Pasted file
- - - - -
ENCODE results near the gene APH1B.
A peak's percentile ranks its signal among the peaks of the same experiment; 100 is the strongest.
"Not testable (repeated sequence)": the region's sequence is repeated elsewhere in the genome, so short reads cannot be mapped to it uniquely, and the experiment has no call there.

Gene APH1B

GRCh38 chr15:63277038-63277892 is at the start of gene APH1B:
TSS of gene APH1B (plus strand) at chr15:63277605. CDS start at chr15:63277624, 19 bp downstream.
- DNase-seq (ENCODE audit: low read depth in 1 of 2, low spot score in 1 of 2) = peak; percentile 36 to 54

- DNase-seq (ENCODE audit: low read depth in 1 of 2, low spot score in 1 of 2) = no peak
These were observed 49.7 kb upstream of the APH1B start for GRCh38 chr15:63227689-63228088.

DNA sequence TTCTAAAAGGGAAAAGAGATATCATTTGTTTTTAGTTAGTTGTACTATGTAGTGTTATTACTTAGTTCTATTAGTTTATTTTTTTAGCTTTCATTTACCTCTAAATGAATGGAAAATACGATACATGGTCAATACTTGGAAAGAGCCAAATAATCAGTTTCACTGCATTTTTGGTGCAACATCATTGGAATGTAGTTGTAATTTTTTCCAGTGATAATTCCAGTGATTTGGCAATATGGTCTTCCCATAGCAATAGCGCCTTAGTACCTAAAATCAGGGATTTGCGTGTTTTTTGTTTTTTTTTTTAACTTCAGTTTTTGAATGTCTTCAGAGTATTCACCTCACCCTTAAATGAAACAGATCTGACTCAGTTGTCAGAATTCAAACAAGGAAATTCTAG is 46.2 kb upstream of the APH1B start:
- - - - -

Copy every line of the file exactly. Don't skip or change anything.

ENCODE results near the gene APH1B.
A peak's percentile ranks its signal among the peaks of the same experiment; 100 is the strongest.
"Not testable (repeated sequence)": the region's sequence is repeated elsewhere in the genome, so short reads cannot be mapped to it uniquely, and the experiment has no call there.

Gene APH1B

GRCh38 chr15:63277038-63277892 is at the start of gene APH1B:
TSS of gene APH1B (plus strand) at chr15:63277605. CDS start at chr15:63277624, 19 bp downstream.
- DNase-seq (ENCODE audit: low read depth in 1 of 2, low spot score in 1 of 2) = peak; percentile 36 to 54

- DNase-seq (ENCODE audit: low read depth in 1 of 2, low spot score in 1 of 2) = no peak
These were observed 49.7 kb upstream of the APH1B start for GRCh38 chr15:63227689-63228088.

DNA sequence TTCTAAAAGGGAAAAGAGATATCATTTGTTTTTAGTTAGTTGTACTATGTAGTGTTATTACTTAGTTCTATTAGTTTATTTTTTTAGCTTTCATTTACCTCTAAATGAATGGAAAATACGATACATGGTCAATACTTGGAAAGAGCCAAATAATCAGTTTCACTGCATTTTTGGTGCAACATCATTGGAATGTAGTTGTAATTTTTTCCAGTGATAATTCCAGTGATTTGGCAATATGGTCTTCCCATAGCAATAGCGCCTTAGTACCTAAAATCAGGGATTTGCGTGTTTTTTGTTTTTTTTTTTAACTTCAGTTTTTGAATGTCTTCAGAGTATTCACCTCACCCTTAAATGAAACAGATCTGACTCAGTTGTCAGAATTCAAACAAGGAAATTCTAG is 46.2 kb upstream of the APH1B start: